The number of people on the Live Register fell by 2,700 (-0.8%) to 321,000 in February on a seasonally adjusted basis, according to latest data from the Central Statistics Office.

In unadjusted terms there were 319,723 people signing on the Live Register last month. This represents an annual decrease of 35,401 or 10%). 

On a seasonally adjusted basis the number of men on the Live Register in February fell by 1,800 (-0.9%), while the number of women decreased by 800 (-0.6%) over the same period.

Year on year to the end of February, the number of male claimants fell by 25,637 (-11.9%) to 190,248, while female claimants decreased by 9,764 (-7.0%) to 129,475.

The CSO figures also show that the number of long-term claimants on the Live Register in February was 143,478, while over half (55.1%) of all claimants were short-term ones.

In the year to February the number of people aged 25 and over on the Live Register fell by 26,661 (-8.7%), while the figure for under 25s was 8,740 (-18.0%) lower. 

Moreover, the number of under 25s on the Live Register has fallen every month since July 2010.

25,889 people were newly added to the Live Register in February, consisting of 10,764 Jobseeker’s Benefit (JB) claims, 13,962 Jobseeker’s Allowance (JA) claims and 1,163 ‘Other Registrants’.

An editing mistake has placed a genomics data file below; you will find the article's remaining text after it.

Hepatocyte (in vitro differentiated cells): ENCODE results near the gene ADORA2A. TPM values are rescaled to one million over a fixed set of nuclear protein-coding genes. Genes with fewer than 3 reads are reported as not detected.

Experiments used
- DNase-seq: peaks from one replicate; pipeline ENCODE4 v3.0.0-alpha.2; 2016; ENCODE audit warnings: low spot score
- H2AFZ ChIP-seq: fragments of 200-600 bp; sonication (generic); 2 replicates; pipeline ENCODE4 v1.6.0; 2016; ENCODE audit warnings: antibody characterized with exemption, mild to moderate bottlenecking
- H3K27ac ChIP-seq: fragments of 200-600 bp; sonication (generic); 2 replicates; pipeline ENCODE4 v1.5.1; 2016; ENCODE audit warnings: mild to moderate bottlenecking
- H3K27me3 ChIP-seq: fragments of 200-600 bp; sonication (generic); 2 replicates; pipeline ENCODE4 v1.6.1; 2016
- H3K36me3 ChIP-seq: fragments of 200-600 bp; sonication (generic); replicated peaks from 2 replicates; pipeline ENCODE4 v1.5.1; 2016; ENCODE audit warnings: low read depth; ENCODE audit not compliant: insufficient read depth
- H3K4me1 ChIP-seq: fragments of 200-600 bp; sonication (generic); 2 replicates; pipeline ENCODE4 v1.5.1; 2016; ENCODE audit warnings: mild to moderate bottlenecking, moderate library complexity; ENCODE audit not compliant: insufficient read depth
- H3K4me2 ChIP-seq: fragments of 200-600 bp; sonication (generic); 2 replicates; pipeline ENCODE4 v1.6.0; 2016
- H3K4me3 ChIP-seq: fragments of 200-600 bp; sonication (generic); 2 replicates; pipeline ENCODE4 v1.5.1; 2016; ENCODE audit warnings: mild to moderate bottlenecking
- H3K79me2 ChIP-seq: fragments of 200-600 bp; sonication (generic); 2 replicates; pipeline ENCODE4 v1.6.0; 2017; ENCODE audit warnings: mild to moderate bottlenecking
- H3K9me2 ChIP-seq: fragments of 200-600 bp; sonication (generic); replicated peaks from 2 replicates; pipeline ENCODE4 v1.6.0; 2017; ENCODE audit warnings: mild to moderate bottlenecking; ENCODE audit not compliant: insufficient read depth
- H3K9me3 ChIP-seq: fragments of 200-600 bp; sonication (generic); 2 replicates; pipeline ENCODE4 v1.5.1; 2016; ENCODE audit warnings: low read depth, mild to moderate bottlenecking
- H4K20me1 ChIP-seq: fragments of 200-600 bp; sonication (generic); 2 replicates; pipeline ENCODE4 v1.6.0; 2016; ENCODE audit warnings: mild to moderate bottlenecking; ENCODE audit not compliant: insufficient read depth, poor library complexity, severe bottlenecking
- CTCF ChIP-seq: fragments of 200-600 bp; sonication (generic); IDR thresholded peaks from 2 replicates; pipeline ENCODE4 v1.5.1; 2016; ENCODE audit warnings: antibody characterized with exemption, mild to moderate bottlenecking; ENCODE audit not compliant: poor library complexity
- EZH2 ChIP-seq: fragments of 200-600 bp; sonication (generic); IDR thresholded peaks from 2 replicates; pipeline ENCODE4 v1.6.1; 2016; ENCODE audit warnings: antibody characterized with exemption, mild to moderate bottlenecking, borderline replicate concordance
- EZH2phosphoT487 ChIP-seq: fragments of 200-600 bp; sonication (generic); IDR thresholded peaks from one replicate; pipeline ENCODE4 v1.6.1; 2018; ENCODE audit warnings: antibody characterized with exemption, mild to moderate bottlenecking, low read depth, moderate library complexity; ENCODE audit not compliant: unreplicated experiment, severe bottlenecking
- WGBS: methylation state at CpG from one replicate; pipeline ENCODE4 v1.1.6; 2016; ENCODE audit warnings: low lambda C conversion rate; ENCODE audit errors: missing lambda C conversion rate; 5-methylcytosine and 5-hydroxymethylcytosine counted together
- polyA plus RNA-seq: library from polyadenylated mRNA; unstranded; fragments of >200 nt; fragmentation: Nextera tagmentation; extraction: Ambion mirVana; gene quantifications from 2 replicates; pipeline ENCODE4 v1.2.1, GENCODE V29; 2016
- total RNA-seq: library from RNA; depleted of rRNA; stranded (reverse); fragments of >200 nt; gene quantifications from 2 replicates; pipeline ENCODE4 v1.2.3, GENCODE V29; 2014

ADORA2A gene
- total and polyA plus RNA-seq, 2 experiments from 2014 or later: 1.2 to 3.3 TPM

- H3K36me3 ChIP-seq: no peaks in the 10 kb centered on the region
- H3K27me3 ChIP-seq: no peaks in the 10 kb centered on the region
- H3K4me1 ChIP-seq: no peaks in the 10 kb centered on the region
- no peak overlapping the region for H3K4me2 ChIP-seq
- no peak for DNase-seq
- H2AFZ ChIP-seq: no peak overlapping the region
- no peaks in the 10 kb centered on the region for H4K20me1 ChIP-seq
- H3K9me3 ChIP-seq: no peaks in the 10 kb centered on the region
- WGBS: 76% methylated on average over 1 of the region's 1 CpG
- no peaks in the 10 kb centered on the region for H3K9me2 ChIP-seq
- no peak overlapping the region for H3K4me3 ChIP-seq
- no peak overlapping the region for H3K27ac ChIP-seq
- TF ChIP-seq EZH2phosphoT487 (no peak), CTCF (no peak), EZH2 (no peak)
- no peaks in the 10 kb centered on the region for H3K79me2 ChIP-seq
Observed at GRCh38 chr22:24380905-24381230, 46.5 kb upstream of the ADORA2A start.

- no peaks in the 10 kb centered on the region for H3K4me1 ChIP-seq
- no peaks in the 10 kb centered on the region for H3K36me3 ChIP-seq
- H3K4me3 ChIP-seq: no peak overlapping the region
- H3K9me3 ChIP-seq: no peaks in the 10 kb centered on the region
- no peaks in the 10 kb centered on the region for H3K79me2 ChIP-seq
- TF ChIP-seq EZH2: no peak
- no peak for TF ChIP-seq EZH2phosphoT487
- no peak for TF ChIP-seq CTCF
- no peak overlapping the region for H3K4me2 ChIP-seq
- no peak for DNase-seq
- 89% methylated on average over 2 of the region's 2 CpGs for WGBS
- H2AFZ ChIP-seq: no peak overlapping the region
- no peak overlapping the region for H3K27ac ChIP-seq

Craft and related (19.2%) remains the largest occupational group on the Live Register, despite the fact that the number in the group fell over the year by 9,364 (-13.2%) to 61,540.

Explainer: Key terms

What is the Live Register?

The Live Register is used to provide a monthly series of the numbers of people registering for unemployment assistance or for various other statutory entitlements at local offices of the Department of Social and Family Affairs.

What is seasonal adjustment?

Specific movement with regard to figures is affected by many seasonal factors, such as: Summer peaks, one-off strikes, and short-term trading.

The aim of seasonal adjustment is to identify the regular patterns and remove them from a time series leaving only the irregular component. This process is known as filtering and makes comparisons of successive observations more reliable.